Talking point: 10 years on, still turning
As one of the small CalMac island ferries makes a regular trip from the mainland across the Sound of Gigha, a familiar sight can be seen cutting the sky in the distance.
They are known on the Isle of Gigha as the ‘Dancing Ladies’ and since they were installed in 2003 have been producing energy for the National Grid – and more importantly, money to support the running of the island.
Gigha is marking 10 years since a community buyout put the residents in charge and the three turbines – the controlling trust wants to buy a fourth – are a central part of that as the islanders try to put things on a more financially sustainable footing.
It became Scotland’s first community-owned, grid connected wind farm and the enthusiasm that greeted their arrival was in marked contrast to the rows that have beset other wind turbine developments elsewhere.
They were installed, second hand, having previously been at the Haverigg 1 wind farm in Cumbria and, as they needed cleaning after a lengthy transit, the Gigha residents showed tremendous support for the ‘Wash Our Windmills Day’ when they got them ready to stand tall.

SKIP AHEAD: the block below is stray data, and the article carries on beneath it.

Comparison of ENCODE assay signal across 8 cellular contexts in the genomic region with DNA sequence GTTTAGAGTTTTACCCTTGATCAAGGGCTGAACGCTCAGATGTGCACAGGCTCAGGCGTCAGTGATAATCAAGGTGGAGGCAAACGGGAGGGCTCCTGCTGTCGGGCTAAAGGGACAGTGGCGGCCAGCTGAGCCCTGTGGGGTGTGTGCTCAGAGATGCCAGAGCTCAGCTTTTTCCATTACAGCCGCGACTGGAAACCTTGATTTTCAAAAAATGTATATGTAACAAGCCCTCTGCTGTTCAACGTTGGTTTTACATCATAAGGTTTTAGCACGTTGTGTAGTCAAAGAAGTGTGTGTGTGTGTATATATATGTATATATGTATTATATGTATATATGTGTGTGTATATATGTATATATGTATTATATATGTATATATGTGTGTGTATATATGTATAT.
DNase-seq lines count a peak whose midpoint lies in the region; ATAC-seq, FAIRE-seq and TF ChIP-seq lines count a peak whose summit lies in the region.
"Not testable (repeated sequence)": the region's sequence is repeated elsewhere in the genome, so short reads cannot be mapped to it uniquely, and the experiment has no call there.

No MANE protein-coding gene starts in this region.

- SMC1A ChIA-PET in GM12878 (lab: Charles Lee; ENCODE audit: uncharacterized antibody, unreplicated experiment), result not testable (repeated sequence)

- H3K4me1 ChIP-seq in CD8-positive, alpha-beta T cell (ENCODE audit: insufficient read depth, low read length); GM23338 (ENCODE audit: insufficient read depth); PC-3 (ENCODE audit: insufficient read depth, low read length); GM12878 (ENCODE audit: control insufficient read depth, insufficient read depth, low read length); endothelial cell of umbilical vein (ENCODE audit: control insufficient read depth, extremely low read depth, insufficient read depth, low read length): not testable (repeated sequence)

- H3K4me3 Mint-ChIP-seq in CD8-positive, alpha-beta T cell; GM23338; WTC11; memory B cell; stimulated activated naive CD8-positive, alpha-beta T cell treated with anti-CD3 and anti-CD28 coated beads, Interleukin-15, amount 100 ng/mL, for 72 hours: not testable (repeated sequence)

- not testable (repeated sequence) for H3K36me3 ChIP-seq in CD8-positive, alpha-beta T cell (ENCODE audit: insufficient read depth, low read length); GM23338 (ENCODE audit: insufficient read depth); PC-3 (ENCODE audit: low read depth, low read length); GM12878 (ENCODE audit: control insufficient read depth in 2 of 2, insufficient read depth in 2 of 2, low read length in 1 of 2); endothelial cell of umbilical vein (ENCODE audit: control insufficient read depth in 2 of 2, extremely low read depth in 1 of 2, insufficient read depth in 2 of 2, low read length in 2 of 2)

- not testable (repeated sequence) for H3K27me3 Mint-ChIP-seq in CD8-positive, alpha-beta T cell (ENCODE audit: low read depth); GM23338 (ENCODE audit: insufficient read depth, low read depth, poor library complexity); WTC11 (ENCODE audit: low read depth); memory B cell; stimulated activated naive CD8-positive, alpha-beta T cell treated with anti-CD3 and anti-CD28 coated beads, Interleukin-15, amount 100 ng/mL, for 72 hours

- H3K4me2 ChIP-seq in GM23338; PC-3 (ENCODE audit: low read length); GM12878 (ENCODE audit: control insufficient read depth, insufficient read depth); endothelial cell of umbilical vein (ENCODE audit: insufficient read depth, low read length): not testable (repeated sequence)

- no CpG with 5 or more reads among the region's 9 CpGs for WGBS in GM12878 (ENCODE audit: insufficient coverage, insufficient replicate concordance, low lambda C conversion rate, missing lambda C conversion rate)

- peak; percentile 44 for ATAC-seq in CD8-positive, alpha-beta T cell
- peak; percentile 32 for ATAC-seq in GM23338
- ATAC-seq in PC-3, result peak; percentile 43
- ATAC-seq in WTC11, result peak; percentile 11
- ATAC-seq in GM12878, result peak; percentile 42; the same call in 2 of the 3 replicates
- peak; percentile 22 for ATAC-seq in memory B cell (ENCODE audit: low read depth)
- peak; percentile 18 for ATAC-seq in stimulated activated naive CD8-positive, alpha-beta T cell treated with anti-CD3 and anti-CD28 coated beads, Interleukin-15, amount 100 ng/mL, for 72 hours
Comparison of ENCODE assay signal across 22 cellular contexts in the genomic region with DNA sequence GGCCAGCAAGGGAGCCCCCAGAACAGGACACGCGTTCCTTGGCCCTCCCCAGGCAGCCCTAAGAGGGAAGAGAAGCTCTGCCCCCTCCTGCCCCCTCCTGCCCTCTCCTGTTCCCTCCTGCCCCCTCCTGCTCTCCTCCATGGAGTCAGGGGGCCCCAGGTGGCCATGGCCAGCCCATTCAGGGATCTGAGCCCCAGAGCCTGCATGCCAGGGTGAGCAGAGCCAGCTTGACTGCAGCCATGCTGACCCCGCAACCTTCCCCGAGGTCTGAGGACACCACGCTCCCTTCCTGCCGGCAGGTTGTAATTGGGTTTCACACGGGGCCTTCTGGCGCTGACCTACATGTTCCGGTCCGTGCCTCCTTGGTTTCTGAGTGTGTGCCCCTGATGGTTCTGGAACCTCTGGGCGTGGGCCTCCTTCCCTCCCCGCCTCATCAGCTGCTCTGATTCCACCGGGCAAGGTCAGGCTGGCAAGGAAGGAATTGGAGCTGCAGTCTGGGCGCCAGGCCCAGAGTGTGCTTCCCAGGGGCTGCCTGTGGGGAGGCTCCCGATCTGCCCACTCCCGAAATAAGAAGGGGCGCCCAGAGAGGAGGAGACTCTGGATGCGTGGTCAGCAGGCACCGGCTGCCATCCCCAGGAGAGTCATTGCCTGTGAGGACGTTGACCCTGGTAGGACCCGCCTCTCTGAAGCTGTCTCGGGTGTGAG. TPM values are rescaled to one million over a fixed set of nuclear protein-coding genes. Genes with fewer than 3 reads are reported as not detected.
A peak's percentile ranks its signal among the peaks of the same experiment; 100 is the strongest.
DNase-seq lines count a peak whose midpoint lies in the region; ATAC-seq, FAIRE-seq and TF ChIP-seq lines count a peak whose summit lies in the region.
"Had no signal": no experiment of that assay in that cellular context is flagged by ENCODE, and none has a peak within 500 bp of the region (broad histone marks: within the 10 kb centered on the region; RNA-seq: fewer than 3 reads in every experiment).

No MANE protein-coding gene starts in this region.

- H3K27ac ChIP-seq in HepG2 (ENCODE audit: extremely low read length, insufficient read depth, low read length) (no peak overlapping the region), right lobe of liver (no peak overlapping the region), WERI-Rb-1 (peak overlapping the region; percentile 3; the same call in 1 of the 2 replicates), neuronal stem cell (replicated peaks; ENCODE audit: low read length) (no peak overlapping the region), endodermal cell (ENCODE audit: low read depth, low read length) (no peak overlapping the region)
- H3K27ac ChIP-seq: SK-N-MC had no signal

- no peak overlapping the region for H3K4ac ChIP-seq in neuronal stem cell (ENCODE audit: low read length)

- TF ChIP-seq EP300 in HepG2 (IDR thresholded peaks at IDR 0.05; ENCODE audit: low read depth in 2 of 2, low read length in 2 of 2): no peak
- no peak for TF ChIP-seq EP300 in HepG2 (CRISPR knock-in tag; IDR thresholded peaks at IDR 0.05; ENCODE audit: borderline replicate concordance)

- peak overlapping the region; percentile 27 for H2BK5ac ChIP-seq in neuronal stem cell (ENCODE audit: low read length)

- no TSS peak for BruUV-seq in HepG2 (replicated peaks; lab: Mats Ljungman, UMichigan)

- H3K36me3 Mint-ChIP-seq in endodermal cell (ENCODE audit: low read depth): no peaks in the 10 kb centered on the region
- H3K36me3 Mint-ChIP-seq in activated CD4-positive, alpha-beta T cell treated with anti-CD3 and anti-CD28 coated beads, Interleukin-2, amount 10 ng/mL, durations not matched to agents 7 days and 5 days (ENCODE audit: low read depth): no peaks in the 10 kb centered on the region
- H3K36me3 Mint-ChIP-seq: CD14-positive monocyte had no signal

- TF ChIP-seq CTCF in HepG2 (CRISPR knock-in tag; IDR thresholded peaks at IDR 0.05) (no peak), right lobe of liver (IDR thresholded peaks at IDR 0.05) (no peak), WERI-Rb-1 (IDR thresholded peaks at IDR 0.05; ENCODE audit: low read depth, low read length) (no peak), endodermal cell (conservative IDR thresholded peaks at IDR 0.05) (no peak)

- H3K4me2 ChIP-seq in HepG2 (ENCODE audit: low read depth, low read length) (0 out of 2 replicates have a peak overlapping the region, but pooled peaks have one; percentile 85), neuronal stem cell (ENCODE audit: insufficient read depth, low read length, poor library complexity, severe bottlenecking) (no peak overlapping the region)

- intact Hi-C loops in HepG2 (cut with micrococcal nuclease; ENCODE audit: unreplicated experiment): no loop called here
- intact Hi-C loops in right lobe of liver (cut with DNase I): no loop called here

The Scottish Government released its own figures this month, celebrating the fact that as of June 2012, more than 200MW of renewable generation capacity came from community and locally-owned energy projects – 40 per cent of the 500MW target for 2020 which was set out in its Routemap for Renewable Energy.
Many of them are in the Highlands and Islands region, and Highlands and Islands Enterprise was one of the backers, along with the National Lottery, of Gigha’s community buyout.
Elsewhere there is still a debate over the siting of turbines, particularly when they are collected together in large numbers.
But what projects like Gigha’s Dancing Ladies show is that with the backing of the community – and a tangible benefit to them from the project – wind farms do not have to be as black as they are painted.
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